EU Crackdown on Apple: Impact on Crypto Explained

EU Crackdown on Apple: Impact on Crypto Explained

On Monday, the European Commission, the EU’s regulatory agency, declared that Apple is not complying with the recently passed Digital Markets Act (DMA). This historic regulation aims to limit the power of large digital companies. According to the Commission’s initial conclusions, Apple’s software Store standards prevent software developers from directing users to other places where they can make purchases.

The DMA has rules prohibiting “anti-steering” tactics in an effort to prevent Big Tech companies from abusing their dominating market positions. These regulations specifically forbid digital companies from preventing customers from telling them about less expensive options or subscriptions available outside of their app stores.

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The European Union’s Apple Crackdown

The Commission also chastised Apple for enforcing limitations that prevent developers from openly endorsing proposals and entering into agreements via the distribution channels of their choice. “Apple’s App Store rules prevent app developers from freely steering consumers to alternative channels for offers and content,” declared the European Commission.

Additionally, developers can include connections to outside websites where users can purchase content using Apple’s current method. Nevertheless, these relationships have limitations that prevent direct communication and advertising.

After more investigation, it was discovered that Apple charges more than the Commission deems “strictly necessary” for the first customer acquisition through the App Store. The Commission did not define a necessary amount. Still, if Apple is found in violation of the DMA, it might be fined up to 10% of its annual worldwide revenue.

Apple has already encountered regulatory obstacles in the European Union. Earlier this year, Apple was fined €1.8 billion ($1.93 billion) for engaging in anti-competitive behavior in the music streaming industry. Furthermore, the Commission is still leery of Apple’s new methods even after recently modifying its App Store policy to allow downloads from websites and third-party stores.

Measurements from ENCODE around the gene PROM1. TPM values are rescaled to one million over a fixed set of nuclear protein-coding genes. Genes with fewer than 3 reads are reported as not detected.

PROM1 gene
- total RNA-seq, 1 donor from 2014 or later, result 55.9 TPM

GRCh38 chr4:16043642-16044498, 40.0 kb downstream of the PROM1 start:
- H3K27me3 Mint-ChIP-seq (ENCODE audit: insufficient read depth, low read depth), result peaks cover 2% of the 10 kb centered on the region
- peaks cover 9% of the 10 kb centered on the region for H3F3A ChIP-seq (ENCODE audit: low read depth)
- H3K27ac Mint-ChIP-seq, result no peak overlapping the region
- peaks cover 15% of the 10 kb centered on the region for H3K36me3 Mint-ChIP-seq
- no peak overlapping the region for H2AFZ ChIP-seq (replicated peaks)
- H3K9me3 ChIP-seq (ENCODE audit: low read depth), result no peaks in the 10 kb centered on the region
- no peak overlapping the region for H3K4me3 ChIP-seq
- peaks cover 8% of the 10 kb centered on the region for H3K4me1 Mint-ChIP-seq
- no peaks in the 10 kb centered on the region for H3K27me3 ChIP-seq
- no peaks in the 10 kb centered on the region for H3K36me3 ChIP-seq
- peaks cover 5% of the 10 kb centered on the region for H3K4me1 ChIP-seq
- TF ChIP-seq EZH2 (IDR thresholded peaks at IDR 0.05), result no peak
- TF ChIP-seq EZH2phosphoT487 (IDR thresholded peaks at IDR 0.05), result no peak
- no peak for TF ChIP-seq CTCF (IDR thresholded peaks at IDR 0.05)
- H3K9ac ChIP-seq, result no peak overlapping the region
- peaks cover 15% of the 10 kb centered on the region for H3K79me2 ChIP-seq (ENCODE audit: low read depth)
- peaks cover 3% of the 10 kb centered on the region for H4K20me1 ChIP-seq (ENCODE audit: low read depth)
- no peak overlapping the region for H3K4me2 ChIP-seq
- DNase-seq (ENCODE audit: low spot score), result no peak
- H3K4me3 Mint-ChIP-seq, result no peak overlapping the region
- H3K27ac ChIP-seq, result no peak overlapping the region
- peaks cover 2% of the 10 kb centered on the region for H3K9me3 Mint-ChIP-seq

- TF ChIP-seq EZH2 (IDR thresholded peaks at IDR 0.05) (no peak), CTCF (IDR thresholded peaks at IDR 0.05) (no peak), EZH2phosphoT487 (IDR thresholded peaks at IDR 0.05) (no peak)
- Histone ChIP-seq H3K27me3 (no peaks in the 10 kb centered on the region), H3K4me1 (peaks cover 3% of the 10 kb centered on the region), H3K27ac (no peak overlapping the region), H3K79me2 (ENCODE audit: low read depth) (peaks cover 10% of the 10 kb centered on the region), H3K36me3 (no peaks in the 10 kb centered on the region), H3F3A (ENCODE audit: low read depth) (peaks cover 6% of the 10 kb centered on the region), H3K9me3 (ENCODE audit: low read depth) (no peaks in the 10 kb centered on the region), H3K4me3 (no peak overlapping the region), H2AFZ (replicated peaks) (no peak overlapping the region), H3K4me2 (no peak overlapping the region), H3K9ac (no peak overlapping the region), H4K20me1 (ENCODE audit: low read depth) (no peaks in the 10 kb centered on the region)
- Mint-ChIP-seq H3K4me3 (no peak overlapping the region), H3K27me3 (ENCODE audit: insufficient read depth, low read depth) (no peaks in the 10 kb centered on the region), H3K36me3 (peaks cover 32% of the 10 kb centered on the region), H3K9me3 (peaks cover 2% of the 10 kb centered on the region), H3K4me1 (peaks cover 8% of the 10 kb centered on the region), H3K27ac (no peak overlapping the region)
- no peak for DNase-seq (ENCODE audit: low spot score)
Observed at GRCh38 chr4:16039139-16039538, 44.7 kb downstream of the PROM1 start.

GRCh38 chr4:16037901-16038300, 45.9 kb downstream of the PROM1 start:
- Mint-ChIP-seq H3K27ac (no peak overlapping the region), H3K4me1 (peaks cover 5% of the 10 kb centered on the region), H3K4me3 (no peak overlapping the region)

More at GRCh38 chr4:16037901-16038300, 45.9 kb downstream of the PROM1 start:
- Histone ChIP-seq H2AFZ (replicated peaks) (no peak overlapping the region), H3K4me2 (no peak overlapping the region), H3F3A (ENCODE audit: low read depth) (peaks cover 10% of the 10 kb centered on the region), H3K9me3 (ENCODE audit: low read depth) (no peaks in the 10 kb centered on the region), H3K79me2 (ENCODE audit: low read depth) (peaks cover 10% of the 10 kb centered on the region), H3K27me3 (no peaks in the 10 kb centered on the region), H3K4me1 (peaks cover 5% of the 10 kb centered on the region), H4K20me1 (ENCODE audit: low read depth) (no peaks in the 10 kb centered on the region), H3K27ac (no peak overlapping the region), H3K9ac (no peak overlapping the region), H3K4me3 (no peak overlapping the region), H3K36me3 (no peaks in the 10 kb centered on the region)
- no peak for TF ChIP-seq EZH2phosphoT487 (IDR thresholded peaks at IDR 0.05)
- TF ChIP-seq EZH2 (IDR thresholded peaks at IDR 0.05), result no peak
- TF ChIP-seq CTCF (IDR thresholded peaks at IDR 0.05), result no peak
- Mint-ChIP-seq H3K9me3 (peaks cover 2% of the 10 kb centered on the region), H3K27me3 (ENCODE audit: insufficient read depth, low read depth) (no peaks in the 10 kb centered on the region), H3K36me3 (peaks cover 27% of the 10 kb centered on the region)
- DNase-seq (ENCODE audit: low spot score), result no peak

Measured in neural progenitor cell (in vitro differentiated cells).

The Commission is investigating Apple’s fundamental technology cost of €0.50 ($0.54) for each installed software piece outside of its software Store. This inquiry also seeks to ascertain whether this charge conforms with DMA guidelines.

The Commission is also evaluating whether Apple’s processes for downloading apps or alternative app stores comply with the bloc’s regulations. We’re also reviewing the requirements for direct app distribution on iPhones or alternative app stores.

Current Status Of Cryptocurrency Law Enforcement Within EU

At the same time, the European Union is strengthening controls on the cryptocurrency sector. Italy is getting ready to impose strict regulations to monitor the hazards associated with digital assets. According to a draft decree obtained by Reuters, Italy’s cabinet is anticipated to accept measures involving heavy fines ranging from €5,000 ($5,400) to €5 million ($5.4 million).

Insider trading, unauthorized disclosure of insider information, and market manipulation will all result in a fine. As the EU braces itself to enforce MiCA, countries select their local regulatory organizations, National Competent Authorities (NCA), to monitor the crypto sector. Furthermore, Italy’s proactive approach demonstrates the EU’s dedication to strict regulation in the financial and technological industries.

The convergence of these technological and cryptocurrency-related regulatory advancements points to a strict enforcement strategy from the EU. The DMA’s focus on Apple demonstrates the bloc’s commitment to limiting the influence of large companies and fostering fair competition. Similarly, the strict guidelines set forth by MiCA indicate that insider trading and market manipulation in cryptocurrency will not be tolerated.

These governmental actions portend greater scrutiny and more stringent compliance requirements for the cryptocurrency sector. Businesses involved in both the tech and cryptocurrency sectors might need to review their approaches to conform to the EU’s changing digital regulatory framework.

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